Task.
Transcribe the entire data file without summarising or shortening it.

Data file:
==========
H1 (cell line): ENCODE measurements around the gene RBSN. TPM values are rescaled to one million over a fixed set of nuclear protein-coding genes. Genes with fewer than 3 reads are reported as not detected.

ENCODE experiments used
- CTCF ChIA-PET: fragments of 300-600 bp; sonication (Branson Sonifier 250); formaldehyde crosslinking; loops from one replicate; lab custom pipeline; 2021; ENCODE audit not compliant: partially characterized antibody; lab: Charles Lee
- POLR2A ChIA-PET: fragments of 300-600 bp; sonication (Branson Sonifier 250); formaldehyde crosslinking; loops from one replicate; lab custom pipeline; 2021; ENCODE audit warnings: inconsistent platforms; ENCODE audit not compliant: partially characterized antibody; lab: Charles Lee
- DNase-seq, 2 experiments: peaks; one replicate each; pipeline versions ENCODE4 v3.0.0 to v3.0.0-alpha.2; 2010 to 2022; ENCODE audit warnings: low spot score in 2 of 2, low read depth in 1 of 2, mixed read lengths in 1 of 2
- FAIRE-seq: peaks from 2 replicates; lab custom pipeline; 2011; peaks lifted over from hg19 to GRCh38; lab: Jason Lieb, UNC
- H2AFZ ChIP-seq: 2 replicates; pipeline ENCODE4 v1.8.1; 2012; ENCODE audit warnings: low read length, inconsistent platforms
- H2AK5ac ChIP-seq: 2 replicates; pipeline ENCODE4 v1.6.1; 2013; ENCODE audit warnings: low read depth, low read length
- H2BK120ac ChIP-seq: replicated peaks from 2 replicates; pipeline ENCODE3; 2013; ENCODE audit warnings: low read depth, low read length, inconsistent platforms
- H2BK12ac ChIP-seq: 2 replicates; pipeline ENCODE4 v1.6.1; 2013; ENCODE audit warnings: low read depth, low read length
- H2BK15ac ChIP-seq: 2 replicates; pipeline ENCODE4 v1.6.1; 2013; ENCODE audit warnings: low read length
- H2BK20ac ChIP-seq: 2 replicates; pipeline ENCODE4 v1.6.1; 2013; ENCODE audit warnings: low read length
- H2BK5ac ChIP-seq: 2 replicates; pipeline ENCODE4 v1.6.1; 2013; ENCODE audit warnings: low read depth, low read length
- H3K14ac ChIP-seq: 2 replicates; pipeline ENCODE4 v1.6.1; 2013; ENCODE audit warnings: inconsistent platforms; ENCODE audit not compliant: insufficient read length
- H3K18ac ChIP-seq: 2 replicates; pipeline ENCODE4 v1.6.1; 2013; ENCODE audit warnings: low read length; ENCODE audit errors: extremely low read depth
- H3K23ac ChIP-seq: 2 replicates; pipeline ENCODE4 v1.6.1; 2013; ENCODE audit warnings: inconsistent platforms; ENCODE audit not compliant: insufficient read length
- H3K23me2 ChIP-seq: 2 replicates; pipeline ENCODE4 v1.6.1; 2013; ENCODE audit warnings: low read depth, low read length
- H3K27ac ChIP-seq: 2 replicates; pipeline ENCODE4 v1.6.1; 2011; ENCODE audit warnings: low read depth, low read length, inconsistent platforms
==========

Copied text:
H1 (cell line): ENCODE measurements around the gene RBSN. TPM values are rescaled to one million over a fixed set of nuclear protein-coding genes. Genes with fewer than 3 reads are reported as not detected.

ENCODE experiments used
- CTCF ChIA-PET: fragments of 300-600 bp; sonication (Branson Sonifier 250); formaldehyde crosslinking; loops from one replicate; lab custom pipeline; 2021; ENCODE audit not compliant: partially characterized antibody; lab: Charles Lee
- POLR2A ChIA-PET: fragments of 300-600 bp; sonication (Branson Sonifier 250); formaldehyde crosslinking; loops from one replicate; lab custom pipeline; 2021; ENCODE audit warnings: inconsistent platforms; ENCODE audit not compliant: partially characterized antibody; lab: Charles Lee
- DNase-seq, 2 experiments: peaks; one replicate each; pipeline versions ENCODE4 v3.0.0 to v3.0.0-alpha.2; 2010 to 2022; ENCODE audit warnings: low spot score in 2 of 2, low read depth in 1 of 2, mixed read lengths in 1 of 2
- FAIRE-seq: peaks from 2 replicates; lab custom pipeline; 2011; peaks lifted over from hg19 to GRCh38; lab: Jason Lieb, UNC
- H2AFZ ChIP-seq: 2 replicates; pipeline ENCODE4 v1.8.1; 2012; ENCODE audit warnings: low read length, inconsistent platforms
- H2AK5ac ChIP-seq: 2 replicates; pipeline ENCODE4 v1.6.1; 2013; ENCODE audit warnings: low read depth, low read length
- H2BK120ac ChIP-seq: replicated peaks from 2 replicates; pipeline ENCODE3; 2013; ENCODE audit warnings: low read depth, low read length, inconsistent platforms
- H2BK12ac ChIP-seq: 2 replicates; pipeline ENCODE4 v1.6.1; 2013; ENCODE audit warnings: low read depth, low read length
- H2BK15ac ChIP-seq: 2 replicates; pipeline ENCODE4 v1.6.1; 2013; ENCODE audit warnings: low read length
- H2BK20ac ChIP-seq: 2 replicates; pipeline ENCODE4 v1.6.1; 2013; ENCODE audit warnings: low read length
- H2BK5ac ChIP-seq: 2 replicates; pipeline ENCODE4 v1.6.1; 2013; ENCODE audit warnings: low read depth, low read length
- H3K14ac ChIP-seq: 2 replicates; pipeline ENCODE4 v1.6.1; 2013; ENCODE audit warnings: inconsistent platforms; ENCODE audit not compliant: insufficient read length
- H3K18ac ChIP-seq: 2 replicates; pipeline ENCODE4 v1.6.1; 2013; ENCODE audit warnings: low read length; ENCODE audit errors: extremely low read depth
- H3K23ac ChIP-seq: 2 replicates; pipeline ENCODE4 v1.6.1; 2013; ENCODE audit warnings: inconsistent platforms; ENCODE audit not compliant: insufficient read length
- H3K23me2 ChIP-seq: 2 replicates; pipeline ENCODE4 v1.6.1; 2013; ENCODE audit warnings: low read depth, low read length
- H3K27ac ChIP-seq: 2 replicates; pipeline ENCODE4 v1.6.1; 2011; ENCODE audit warnings: low read depth, low read length, inconsistent platforms